Featuring analysis from

  • IHS
  • DisplaySearch
  • &
  • Solarbuzz

Why Can’t Energy Efficiency Sell TVs?

For the TV industry, the low-hanging fruit has mostly been picked—the major markets have converted to flat panel sets, analog broadcasting has or will soon be over, and consumers are not upgrading to 40”+ and 50”+ sizes as quickly as set makers had expected. This is causing intense competition in what is becoming a commodity business. The low or negative profits that most set makers have been facing as a result has led them to search for ways to increase actual or perceived value to the consumer. This has mostly been evident in 3D, which for several reasons has not been as exciting to consumers as had been hoped.

However, set makers appear to be ignoring a key feature that not only would bring value to consumers, but also would allow set makers to increase prices. That feature is LED backlights for LCD TVs, which offer lower energy consumption, and thus lower operating costs for the TV. Quick calculations of energy costs using colleagues’ real utility bills show surprising payback times for buying a LED-backlit TV over CCFL. The payback time for an entry-level LED-backlit TV is under four years in California, and under two years in Europe!

Figure 1: Payback Time for Entry-level LED-backlit TV in Comparison to CCFL-backlit TVs

Source: DisplaySearch Q2’11 Quarterly TV Design and Features Report

Rather than highlighting this very real benefit to consumers, set makers appear to be complaining that LED backlights cost too much, and there is some sign that they are retreating from their bold plans to switch to LED.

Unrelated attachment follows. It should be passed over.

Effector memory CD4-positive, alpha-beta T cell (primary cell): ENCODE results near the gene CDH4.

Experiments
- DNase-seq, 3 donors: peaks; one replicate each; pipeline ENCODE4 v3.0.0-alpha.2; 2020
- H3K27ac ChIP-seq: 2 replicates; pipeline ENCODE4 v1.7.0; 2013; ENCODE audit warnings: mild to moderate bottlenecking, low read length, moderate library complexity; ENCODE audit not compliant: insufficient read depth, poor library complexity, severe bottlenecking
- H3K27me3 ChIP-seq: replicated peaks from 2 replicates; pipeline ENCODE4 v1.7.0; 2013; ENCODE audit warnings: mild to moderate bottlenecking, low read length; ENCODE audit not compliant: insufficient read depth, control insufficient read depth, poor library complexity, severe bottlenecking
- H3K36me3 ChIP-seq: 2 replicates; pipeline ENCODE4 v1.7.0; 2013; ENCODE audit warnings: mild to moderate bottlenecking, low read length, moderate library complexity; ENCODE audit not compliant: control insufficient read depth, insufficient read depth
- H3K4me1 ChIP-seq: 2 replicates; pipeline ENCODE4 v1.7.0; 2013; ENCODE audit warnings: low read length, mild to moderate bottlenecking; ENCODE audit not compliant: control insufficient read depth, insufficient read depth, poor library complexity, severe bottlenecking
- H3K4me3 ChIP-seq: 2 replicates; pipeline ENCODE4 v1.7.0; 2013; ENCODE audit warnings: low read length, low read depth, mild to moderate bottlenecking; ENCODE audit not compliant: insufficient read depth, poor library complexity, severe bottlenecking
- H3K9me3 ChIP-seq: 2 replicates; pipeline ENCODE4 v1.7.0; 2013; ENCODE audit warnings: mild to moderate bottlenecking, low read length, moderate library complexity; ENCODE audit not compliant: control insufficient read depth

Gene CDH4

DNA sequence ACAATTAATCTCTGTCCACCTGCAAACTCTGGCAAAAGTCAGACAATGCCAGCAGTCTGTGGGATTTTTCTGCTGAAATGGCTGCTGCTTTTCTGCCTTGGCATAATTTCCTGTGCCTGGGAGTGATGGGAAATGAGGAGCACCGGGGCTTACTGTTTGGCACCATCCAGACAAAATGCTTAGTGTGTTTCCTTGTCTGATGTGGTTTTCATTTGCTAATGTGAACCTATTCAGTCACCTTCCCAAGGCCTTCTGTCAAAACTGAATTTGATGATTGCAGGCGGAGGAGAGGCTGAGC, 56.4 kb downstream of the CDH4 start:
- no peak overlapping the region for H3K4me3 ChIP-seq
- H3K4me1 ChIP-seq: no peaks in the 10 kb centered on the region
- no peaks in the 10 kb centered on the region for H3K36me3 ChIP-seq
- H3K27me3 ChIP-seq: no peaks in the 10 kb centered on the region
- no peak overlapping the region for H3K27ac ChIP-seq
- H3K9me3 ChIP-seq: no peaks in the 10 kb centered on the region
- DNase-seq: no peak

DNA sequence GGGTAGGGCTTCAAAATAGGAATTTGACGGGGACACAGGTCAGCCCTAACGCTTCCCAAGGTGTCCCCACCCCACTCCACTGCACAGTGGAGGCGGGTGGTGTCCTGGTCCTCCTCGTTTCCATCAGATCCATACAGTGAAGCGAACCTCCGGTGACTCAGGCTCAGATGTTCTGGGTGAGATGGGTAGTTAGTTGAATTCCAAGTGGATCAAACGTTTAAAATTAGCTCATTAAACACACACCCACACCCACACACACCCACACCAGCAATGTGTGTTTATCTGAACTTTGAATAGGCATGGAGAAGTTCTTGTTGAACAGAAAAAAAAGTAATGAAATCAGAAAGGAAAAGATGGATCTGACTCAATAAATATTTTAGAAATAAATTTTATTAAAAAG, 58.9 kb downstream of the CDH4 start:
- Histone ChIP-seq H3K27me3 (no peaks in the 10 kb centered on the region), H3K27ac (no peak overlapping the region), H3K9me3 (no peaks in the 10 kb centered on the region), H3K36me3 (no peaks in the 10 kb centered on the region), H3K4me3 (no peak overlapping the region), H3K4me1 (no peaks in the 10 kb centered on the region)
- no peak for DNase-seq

On a recent trip to Asia, I took this up with various people in the industry, and the general reply was that consumers would be unable to understand the issue of energy consumption. This is an amazing lack of understanding, given that in markets like white goods, consumers routinely use energy consumption as a point of comparison. Furthermore, in the automotive market, 60% of premium cars sold in Europe are fueled by diesel, and the growth for autos in the US is for smaller, more economical vehicles. But looking at the marketing of TVs, one would think that all consumers care about is 3D. This is symptomatic of an industry that is removed from its end-customers. Our research shows that consumers are far more sensitive to power consumption than 3D. 

Figure 2: Consumer Consideration of 3D and Energy (Relative Scale)


Source: DisplaySearch Q2’11 Quarterly TV Design and Features Report

What frustrates me is that this is not a dinosaur industry making the wrong products (like Detroit building gas-guzzling vehicles in 1972) but simply a failure to present a message that consumers are receptive to. Instead, the message being presented is something irrelevant to their concerns. The longer this disconnect continues, the longer the business will be condemned to terrible margins.